A lot of things about 2021 somehow managed to be worse than in 2020. Not the music, though. The music has been terrific. We have been spoiled by releases - both from old favourites and new kids on the block. Riding out in front, as ever, were the singles, each proudly proclaiming, ‘Look at me! Look at me!’ Well, we did, and we liked what we saw. Or heard. Whatever. You know what we mean. These were are favourites.
10. “John L” // Black MIDI
‘He sees something else, man,’ said a guy I ended up chatting to after seeing black midi this summer, referring to the enigmatic Geordie Greep who heads up this darling band of Rate Your Music and the like. Whether he really sees through a third eye or not, he does a damn good job of pretending he does, and “John L” is as good an example as any of how great that pretence can turn out.
The track is a chaotic hellscape of blaring brass, scratching guitars, bounding percussion, and feverish lyricism; it makes no sense and total sense all at once. There’s so much energy and excitement in here, but it’s also arch and foreboding — a Bond theme for a film that sees 007 take ayahuasca and wonder desperately if the world really has left him behind. I’m still not entirely convinced by black midi, and I found that Cavalcade struggled to be as interesting as its opening track, but it’s hard not to crack your jaw on the ground any time this rampage bursts back into your life.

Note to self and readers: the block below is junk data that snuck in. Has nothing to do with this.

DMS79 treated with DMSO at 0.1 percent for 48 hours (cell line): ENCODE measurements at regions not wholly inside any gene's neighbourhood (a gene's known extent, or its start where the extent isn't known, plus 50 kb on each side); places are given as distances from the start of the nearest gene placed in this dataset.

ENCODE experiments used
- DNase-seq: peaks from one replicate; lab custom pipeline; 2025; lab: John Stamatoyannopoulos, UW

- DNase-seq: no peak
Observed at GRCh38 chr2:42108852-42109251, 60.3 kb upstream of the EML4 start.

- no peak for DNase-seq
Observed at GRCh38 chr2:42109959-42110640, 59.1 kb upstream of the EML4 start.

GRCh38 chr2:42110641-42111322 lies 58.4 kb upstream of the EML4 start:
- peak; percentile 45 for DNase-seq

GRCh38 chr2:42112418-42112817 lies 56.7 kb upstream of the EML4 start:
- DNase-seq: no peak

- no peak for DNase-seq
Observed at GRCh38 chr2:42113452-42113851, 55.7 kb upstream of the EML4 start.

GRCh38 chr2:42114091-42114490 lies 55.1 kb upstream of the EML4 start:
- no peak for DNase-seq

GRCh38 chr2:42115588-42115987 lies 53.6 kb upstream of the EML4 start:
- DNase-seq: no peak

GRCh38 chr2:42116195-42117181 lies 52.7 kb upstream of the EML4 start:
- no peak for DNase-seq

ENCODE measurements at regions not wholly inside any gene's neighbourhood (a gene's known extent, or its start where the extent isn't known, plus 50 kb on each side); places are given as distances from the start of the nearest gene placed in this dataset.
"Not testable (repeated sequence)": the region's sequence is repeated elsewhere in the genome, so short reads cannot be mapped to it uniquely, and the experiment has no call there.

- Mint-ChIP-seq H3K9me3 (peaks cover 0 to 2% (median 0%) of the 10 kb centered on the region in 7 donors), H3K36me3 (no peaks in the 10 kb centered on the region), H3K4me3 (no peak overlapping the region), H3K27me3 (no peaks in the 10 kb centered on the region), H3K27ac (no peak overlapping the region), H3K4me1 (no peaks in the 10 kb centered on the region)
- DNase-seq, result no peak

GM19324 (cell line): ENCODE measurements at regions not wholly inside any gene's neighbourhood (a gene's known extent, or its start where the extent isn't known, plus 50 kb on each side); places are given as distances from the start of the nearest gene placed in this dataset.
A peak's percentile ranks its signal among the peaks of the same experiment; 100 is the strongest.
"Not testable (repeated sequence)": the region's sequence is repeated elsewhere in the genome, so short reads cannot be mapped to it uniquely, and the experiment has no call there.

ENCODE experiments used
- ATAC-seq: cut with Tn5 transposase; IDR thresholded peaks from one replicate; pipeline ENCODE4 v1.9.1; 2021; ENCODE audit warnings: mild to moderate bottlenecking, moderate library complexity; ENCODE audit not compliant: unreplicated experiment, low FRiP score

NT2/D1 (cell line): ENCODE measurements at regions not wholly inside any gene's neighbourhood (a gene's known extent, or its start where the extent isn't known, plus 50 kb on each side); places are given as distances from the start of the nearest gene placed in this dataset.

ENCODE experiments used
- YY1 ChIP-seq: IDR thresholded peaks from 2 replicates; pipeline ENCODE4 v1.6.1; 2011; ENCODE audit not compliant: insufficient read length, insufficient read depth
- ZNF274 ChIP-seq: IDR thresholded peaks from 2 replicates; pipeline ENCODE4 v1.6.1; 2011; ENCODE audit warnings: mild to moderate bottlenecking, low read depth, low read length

9. “Smile” // Wolf Alice
While much of Blue Weekend saw Wolf Alice go in a new direction, “Smile” was a raucous throwback that wouldn’t seem out of place on their debut, My Love Is Cool. It kicks off with a bit of distortion and gritty electric guitar before Ellie Rowsell’s sultry vocals come in with a girlish husk and playfully biting enunciation, bringing a certain ’80s pop-rock charm that I can’t quite put my finger on but absolutely love.